Dictionary of National Biography, 1885-1900/Brerewood, Robert
BREREWOOD, Sir ROBERT (1588–1654), judge, belonged to a family of respectable citizens of Chester, who had held municipal office. His grandfather, Robert, is called a wet-glover by trade, and was once sheriff, in 1566, and thrice mayor, in 1584, 1587, and 1600, in which last year he died in office. His father, John, the eldest son of Robert the elder, was sheriff of Chester, and his uncle Edward [q. v.] was a scholar of eminence, the first Gresham professor of astronomy. Two of Edward Brerewood's treatises were published by his nephew in 1614, on the author's death. Robert Brerewood was born in Chester in 1588. In 1605, at the age of seventeen, he was sent to Oxford, and matriculated at Brasenose College, and two years later was admitted a member of the Middle Temple. Probably he was his uncle's heir, for in dedicating one of Edward Brerewood's posthumous works to the archbishop of Canterbury, he says of him, 'Succeeding him in his temporall blessings I doe endevour to succede him in his virtues.' He was called to the bar on 13 Nov. 1615, and continued to practise for two-and-twenty years. He also turned his attention to literature, and published some of the works of his uncle Edward. In 1637 he was appointed a judge of North Wales, probably through the local influence of his family, as he had constantly maintained his connection with Cheshire, and in 1639 he was elected recorder of his native town. He had been appointed reader at the Middle Temple in Lent term 1638, and in 1640 was raised to the degree of serjeant-at-law. In Hilary term 1641 he was appointed king's serjeant, was knighted in 1643, and raised to the bench about a month after, on 31 Jan. 1644. The king being then at Oxford, he was sworn in there. Though he continued to sit until the end of the civil war, he never sat in Westminster Hall, and after the execution of Charles I he retired into private life. He died on 8 Sept. 1654, and was buried in St. Mary's Church, Chester. He was twice married: first to Anna, daughter of Sir Randle Mainwaring of Over Peover, Cheshire, and second to Katherine, daughter of Sir Richard Lea of Lea and Dernhall, Cheshire, and had several children by each of his wives.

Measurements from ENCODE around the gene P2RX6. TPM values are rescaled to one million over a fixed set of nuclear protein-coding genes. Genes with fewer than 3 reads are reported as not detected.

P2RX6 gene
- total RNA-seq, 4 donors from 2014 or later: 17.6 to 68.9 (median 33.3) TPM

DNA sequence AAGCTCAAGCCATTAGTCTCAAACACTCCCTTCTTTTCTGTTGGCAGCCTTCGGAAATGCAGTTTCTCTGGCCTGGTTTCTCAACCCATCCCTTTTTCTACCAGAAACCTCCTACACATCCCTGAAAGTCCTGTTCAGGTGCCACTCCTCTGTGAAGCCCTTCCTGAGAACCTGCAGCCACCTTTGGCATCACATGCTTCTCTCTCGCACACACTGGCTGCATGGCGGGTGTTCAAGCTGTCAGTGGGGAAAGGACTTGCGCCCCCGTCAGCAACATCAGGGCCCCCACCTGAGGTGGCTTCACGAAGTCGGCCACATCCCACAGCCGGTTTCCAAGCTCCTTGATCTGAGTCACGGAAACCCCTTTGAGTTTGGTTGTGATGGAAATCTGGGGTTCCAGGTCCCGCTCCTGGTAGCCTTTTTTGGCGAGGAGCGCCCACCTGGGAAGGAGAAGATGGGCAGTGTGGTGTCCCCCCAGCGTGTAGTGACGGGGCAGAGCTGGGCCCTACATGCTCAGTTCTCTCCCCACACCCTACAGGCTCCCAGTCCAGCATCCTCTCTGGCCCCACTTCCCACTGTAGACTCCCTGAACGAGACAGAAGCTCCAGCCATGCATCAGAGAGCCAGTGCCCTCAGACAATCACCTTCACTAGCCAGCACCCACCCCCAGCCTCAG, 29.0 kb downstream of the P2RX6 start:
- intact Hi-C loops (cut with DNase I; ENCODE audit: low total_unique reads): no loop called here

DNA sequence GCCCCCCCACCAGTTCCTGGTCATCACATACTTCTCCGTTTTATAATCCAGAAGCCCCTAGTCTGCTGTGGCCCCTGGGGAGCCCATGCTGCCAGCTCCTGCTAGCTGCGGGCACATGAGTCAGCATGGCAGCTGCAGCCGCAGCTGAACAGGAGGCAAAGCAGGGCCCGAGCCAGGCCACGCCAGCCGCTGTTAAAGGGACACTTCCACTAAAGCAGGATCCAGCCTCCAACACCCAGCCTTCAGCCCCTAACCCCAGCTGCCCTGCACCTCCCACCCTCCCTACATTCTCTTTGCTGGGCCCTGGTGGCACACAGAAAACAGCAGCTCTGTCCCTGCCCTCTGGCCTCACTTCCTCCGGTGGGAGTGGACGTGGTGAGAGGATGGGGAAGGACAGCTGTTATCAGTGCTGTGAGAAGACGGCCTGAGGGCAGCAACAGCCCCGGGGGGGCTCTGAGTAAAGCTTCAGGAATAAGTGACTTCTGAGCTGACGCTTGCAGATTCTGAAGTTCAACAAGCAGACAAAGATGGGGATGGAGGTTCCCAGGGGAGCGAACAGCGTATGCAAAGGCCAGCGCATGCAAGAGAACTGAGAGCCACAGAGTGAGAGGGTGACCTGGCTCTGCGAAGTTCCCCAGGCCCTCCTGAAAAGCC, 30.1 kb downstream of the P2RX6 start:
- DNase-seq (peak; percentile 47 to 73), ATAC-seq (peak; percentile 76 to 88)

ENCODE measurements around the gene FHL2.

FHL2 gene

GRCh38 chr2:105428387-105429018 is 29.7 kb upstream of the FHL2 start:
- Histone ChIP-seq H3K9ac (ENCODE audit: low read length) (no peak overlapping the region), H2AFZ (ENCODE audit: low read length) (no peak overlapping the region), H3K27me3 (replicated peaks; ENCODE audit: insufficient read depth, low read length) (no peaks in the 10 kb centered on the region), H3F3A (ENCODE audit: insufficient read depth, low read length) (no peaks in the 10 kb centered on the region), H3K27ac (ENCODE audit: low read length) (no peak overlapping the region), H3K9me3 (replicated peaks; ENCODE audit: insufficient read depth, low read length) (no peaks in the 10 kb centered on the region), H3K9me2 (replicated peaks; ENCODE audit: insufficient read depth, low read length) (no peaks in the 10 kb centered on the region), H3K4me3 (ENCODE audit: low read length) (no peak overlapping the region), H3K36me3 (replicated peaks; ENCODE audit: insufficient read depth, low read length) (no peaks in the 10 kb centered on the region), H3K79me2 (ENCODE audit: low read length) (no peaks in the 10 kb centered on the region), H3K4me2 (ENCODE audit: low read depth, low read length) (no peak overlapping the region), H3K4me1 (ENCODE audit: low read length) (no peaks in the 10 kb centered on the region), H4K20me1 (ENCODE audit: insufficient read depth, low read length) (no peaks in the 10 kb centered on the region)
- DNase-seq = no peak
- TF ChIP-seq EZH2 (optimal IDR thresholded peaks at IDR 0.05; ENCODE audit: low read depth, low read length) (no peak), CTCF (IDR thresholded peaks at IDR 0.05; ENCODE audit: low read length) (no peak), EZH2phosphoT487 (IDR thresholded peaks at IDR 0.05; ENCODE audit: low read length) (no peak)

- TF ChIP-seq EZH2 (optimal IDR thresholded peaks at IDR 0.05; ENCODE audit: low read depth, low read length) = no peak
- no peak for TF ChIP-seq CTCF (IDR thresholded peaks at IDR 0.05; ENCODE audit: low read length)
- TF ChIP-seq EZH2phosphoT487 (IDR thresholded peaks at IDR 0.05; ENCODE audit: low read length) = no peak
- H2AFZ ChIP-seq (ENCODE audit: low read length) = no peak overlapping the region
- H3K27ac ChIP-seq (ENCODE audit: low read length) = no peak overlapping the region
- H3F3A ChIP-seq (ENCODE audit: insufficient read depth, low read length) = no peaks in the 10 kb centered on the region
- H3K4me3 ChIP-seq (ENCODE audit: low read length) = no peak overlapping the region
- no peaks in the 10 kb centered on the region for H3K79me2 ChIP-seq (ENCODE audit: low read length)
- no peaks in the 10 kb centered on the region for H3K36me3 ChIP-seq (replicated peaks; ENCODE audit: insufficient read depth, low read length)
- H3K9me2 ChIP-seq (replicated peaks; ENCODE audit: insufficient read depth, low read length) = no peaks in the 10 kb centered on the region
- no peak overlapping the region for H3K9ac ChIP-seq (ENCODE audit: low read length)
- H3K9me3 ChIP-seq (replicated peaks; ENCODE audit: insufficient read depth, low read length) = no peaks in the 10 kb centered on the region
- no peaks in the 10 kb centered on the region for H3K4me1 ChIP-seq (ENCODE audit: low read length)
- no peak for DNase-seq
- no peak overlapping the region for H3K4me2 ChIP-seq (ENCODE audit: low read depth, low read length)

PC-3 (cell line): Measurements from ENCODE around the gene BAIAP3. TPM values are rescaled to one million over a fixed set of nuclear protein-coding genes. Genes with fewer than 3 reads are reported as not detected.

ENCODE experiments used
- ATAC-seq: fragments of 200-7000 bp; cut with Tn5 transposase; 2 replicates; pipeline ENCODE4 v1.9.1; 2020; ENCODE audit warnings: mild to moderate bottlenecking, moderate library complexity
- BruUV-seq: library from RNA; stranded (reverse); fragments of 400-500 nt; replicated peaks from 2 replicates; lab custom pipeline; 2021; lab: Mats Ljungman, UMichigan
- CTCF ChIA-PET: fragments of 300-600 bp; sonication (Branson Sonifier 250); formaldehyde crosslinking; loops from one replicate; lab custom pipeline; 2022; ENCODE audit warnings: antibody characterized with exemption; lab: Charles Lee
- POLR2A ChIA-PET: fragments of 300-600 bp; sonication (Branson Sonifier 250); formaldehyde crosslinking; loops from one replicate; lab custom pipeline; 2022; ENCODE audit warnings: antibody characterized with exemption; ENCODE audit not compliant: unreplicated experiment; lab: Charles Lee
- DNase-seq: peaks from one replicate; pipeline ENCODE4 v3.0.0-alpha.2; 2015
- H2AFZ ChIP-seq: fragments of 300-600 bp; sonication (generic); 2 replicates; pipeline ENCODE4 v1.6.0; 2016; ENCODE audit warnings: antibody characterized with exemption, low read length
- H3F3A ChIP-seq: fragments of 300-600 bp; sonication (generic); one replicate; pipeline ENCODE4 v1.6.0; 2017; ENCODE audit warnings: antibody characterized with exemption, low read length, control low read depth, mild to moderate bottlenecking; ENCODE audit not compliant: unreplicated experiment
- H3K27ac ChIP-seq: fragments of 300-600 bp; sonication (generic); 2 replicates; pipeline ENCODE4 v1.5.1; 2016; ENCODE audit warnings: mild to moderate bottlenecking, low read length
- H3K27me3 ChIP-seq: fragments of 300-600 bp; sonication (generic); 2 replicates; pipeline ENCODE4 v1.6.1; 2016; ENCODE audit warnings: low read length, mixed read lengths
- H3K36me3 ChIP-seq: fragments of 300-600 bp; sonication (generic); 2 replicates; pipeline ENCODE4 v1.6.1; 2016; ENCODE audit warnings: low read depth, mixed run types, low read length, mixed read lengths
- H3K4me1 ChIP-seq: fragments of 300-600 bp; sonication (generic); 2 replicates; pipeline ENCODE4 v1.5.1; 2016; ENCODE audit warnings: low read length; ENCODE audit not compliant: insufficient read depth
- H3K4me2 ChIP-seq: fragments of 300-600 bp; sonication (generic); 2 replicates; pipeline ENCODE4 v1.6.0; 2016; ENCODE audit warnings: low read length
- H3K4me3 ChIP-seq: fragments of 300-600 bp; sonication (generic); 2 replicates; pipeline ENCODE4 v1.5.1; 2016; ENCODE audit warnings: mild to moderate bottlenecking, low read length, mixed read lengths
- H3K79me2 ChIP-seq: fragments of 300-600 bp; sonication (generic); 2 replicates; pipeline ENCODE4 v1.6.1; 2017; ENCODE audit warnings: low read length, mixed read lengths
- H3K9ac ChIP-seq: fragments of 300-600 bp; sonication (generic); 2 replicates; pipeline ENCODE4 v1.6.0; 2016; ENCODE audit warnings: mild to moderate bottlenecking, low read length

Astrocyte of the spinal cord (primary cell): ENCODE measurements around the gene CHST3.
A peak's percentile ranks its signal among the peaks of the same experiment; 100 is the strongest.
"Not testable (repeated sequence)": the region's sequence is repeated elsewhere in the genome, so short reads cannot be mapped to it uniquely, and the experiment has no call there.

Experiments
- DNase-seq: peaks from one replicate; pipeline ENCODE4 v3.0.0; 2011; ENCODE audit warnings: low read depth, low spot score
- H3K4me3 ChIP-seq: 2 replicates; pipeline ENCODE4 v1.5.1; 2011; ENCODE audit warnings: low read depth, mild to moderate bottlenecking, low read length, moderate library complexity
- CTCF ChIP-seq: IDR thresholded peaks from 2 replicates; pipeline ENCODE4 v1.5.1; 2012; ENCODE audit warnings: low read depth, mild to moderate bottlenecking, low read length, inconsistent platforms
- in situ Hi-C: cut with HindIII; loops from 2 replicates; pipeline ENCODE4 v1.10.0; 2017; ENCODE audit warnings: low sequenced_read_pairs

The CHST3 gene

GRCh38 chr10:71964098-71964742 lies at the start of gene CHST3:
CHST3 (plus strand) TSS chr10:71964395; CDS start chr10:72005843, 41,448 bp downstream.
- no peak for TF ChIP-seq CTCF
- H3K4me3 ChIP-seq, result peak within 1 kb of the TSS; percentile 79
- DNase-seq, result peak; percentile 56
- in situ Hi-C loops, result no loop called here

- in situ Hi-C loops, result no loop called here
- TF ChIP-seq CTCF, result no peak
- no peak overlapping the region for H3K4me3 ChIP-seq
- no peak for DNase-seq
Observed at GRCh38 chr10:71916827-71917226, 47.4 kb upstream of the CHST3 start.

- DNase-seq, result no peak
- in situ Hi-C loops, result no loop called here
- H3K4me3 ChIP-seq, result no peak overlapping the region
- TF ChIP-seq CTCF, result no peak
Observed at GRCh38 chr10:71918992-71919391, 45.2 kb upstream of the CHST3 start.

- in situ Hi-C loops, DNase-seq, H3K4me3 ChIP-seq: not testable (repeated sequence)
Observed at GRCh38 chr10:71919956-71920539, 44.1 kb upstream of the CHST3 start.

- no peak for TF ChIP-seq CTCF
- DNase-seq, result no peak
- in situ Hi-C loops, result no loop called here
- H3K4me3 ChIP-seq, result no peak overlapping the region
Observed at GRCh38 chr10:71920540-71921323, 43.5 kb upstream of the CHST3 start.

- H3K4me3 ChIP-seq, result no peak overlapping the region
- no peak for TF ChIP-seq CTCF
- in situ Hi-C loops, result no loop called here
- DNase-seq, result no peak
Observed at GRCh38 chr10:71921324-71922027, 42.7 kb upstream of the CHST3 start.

[Foss's Lives of the Judges; Dugdale's Orig. 220; Wood's Athenæ (Bliss), ii. 139-40; Gent. Mag. lxi. 714; Books of the Middle Temple; The Vale Royal of England (Smith and Webb), p. 85; Ormerod's Cheshire, i. 181, 182; Archaeologia (Soc. Antiquaries), i. xx n.]